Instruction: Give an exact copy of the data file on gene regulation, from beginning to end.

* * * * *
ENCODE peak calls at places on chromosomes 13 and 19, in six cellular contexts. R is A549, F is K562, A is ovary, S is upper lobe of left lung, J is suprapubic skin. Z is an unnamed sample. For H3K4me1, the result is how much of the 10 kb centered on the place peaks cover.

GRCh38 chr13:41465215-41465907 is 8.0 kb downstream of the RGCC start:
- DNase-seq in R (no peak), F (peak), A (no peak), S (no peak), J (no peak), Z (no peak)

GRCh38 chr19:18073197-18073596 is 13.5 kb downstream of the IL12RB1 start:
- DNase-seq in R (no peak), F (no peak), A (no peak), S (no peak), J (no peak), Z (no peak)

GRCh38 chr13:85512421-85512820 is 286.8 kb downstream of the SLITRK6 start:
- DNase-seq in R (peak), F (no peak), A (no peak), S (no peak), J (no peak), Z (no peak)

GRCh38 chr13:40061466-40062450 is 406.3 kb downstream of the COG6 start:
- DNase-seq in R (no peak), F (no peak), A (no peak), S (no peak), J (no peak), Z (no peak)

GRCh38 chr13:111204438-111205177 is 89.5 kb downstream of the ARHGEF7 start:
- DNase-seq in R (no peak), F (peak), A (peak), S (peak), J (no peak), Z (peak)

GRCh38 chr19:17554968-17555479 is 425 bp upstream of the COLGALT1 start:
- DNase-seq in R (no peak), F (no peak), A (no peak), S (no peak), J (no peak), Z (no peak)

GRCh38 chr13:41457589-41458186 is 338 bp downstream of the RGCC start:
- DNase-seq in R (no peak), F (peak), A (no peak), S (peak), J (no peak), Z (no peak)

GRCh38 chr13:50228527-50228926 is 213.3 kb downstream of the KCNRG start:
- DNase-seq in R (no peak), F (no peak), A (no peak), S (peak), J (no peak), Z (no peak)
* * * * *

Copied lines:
ENCODE peak calls at places on chromosomes 13 and 19, in six cellular contexts. R is A549, F is K562, A is ovary, S is upper lobe of left lung, J is suprapubic skin. Z is an unnamed sample. For H3K4me1, the result is how much of the 10 kb centered on the place peaks cover.

GRCh38 chr13:41465215-41465907 is 8.0 kb downstream of the RGCC start:
- DNase-seq in R (no peak), F (peak), A (no peak), S (no peak), J (no peak), Z (no peak)

GRCh38 chr19:18073197-18073596 is 13.5 kb downstream of the IL12RB1 start:
- DNase-seq in R (no peak), F (no peak), A (no peak), S (no peak), J (no peak), Z (no peak)

GRCh38 chr13:85512421-85512820 is 286.8 kb downstream of the SLITRK6 start:
- DNase-seq in R (peak), F (no peak), A (no peak), S (no peak), J (no peak), Z (no peak)

GRCh38 chr13:40061466-40062450 is 406.3 kb downstream of the COG6 start:
- DNase-seq in R (no peak), F (no peak), A (no peak), S (no peak), J (no peak), Z (no peak)

GRCh38 chr13:111204438-111205177 is 89.5 kb downstream of the ARHGEF7 start:
- DNase-seq in R (no peak), F (peak), A (peak), S (peak), J (no peak), Z (peak)

GRCh38 chr19:17554968-17555479 is 425 bp upstream of the COLGALT1 start:
- DNase-seq in R (no peak), F (no peak), A (no peak), S (no peak), J (no peak), Z (no peak)

GRCh38 chr13:41457589-41458186 is 338 bp downstream of the RGCC start:
- DNase-seq in R (no peak), F (peak), A (no peak), S (peak), J (no peak), Z (no peak)

GRCh38 chr13:50228527-50228926 is 213.3 kb downstream of the KCNRG start:
- DNase-seq in R (no peak), F (no peak), A (no peak), S (peak), J (no peak), Z (no peak)